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Ancient epic in modern performance- Dec 2015


tl_files/images/alumni/Marchepieds2015.jpgThe Faculty of Classics at Oxford University invites you to an evening of discussions about harnessing ancient stories to create compelling, modern drama.

Professor Teresa Morgan, Chair of the Board of the Faculty of Classics, will introduce the two presentations and give an update on the Faculty’s activities.

Presentations: Performing Epic and Ancient Dance in Modern Dancers

Performing Epic

Professor Fiona Macintosh  and Dr Justine McConnell  will share the fascinating productions uncovered by Performing Epic – a three-year research project conducted under the auspices of the Archive of Performances of Greek and Roman Drama (APGRD).

The classicists will show how new theatrical, danced, and sung productions in every continent of the world in recent years have been inspired by verse narratives of quest, adventure, conflict, and destiny (such as the Greek and Roman Iliad, Odyssey, Argonautica, Aeneid, Metamorphoses as well as the Mesopotamian Gilgamesh, the Indian Mahabharata, and the West African Sundiata).

Ancient Dance in Modern Dancers and Avid for Ovid

How can you tell stories in a language that nobody speaks? Dr Helen Slaney  from the Ancient Dance in Modern Dancers project (part of APGRD) and members of collaborating dance company Avid for Ovid will discuss the process of re-creating Roman pantomime.

Alumni Weekend 2015













The Faculty is pleased to announce it will be taking part in this year's Meeting Minds: Alumni Weekend Oxford. All Faculty events will taking place on Saturday 19th of September 2015 registration is compulsory and is now OPEN. Please go to the  University's Alumni website for further information.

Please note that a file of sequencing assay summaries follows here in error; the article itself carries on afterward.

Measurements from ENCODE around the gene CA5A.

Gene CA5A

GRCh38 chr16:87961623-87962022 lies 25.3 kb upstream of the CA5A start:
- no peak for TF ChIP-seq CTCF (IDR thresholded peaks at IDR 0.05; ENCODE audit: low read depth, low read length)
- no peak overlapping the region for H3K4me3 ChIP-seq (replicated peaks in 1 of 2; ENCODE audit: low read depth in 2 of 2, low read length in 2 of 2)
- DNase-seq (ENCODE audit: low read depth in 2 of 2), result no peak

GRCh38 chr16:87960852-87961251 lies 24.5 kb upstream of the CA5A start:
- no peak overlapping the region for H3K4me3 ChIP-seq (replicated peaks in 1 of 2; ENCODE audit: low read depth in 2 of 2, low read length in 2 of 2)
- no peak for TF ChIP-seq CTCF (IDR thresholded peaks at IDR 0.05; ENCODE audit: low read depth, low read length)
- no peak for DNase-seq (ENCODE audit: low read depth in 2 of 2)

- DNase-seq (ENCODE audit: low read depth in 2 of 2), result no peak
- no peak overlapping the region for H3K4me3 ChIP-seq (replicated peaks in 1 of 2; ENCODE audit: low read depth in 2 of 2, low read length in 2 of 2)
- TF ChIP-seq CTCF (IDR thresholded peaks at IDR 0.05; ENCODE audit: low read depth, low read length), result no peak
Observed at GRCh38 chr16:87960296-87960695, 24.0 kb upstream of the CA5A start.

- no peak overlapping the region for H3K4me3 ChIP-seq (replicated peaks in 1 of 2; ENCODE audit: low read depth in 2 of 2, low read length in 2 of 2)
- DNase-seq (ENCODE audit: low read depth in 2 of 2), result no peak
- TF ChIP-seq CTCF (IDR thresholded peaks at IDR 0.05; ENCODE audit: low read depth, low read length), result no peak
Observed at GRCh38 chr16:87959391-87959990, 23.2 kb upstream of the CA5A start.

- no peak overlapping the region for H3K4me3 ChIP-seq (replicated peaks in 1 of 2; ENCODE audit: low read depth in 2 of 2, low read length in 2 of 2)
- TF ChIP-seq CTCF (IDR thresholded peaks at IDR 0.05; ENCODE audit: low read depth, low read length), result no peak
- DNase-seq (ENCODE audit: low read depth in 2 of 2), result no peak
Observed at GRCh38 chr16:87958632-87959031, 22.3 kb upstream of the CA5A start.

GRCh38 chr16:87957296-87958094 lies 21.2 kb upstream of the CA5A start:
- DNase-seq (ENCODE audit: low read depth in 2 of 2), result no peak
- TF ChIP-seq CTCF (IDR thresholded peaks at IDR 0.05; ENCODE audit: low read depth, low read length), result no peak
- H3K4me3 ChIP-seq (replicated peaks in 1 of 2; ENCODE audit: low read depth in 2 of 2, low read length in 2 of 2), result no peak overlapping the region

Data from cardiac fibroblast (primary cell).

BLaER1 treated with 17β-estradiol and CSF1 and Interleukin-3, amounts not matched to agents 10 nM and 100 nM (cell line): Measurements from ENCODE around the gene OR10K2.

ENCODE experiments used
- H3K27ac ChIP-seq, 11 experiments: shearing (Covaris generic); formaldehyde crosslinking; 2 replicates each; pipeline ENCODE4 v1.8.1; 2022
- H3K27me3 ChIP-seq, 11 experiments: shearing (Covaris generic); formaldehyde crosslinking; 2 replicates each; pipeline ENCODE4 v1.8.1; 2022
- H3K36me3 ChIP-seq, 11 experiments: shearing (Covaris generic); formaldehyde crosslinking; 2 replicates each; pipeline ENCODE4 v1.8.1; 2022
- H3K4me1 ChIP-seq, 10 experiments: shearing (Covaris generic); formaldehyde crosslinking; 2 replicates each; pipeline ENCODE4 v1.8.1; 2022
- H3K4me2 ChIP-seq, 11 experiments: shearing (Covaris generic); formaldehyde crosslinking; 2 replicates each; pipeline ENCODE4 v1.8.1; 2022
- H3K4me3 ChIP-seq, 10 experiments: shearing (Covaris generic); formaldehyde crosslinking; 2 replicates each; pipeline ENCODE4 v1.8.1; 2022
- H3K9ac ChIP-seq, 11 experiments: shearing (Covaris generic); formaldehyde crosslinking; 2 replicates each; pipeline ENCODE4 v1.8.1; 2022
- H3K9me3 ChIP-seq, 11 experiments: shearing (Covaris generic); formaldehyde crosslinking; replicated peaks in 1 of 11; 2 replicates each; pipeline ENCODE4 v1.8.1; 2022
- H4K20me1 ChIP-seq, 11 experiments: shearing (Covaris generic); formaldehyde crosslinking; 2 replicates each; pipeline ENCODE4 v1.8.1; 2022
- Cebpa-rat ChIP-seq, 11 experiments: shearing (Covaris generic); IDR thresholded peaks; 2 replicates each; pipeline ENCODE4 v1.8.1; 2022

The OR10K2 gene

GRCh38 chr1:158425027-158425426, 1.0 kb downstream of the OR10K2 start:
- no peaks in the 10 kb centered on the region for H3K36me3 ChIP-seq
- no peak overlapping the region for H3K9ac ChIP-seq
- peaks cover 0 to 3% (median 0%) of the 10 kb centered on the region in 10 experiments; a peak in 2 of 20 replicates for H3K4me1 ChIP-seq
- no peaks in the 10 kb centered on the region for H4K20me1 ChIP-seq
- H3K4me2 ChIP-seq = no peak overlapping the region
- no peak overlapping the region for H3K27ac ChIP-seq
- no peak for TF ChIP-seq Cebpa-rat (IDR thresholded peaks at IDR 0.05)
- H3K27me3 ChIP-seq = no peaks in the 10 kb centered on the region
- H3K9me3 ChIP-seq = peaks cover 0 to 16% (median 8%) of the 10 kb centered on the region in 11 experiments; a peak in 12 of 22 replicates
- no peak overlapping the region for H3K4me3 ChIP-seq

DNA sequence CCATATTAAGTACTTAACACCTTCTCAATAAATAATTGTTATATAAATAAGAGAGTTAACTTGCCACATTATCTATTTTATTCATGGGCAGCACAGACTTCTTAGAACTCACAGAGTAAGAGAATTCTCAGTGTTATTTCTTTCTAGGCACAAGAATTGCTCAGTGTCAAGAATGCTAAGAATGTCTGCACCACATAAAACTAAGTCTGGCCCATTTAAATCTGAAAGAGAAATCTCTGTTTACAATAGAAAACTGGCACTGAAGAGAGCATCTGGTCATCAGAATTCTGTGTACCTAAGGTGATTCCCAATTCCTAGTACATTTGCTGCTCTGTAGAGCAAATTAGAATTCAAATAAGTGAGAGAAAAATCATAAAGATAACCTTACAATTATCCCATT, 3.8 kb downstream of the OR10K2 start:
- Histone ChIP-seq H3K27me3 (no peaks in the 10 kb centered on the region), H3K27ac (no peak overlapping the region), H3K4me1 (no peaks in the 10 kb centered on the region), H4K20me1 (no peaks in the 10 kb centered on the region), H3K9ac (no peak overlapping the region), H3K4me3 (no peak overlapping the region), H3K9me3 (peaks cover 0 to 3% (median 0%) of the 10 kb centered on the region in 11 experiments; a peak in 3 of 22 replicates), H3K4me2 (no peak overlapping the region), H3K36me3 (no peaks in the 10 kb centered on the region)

Please see the Faculty of Classics Alumni Weekend programme below.

Professor Gregory Hutchinson 

Fellow and Tutor in Classics, Exeter College 

Microscopic and macroscopic: rhythmic prose and historical themes in Plutarch's Lives and Appian's Civil Wars

Greek prose of the Roman Empire has not been much studied as writing. A way in to the art of these authors is provided by the system of rhythmic prose—the same as Cicero’s—which is used by Plutarch and (as will be shown) Appian. Perceiving this system reveals their artistry and argument; it also reveals particularly significant and climactic passages. This makes clearer the historical and philosophical preoccupations of the works and their large designs.

The talk aims to be accessible to anyone, and to display the rhythmic system through the enthusiastic reading aloud of some glorious passages in Greek. There will be plenty of time for discussion.

Time: 10:00am-11:30am

Location: Lecture Theatre Ioannou Centre

Dr Hannah Cornwell

LecturerTrinity College

Ashmolean Latin Inscription Project (AshLI)

The Iconography of an Empire

Whilst historians often rely on literary and documentary sources in order to interpret and understand the past, material culture plays an equally important role, allowing us to engage with ideas of how members of societies constructed ideas of identity and social values. In this handling session we will examine a range of objects from the Roman world to consider the ways in which people chose to represent themselves. We will think about the importance of the function and context of different objects and how we can use such an analysis to understand the values of the target audiences and user-groups.

Group size: 10

Time: 11:45-12:30

Location: Meet in the St. Giles' entrance to the Ashmolean Museum

Professor Alan Bowman

Principal, Brasenose College

Director, Centre of the Study of Ancient Documents 

Rosetta, Philae and beyond: decoding ancient texts in the digital age

Professor Alan Bowman decribes the ground-breaking work at Oxford University’s Centre for the Study of Ancient Documents – where the use of an innovative technique known as Reflectance Transformation Imaging is helping to shed new light on ancient texts and monuments. He explains the current research project which focuses on a new edition of all the Greek and bilingual inscriptions on stone from Egypt in the period from Alexander the Great to Cleopatra (332 to 30 BC). 

Time: 14:30-16:00

Location: Lecture Theatre Ioannou Centre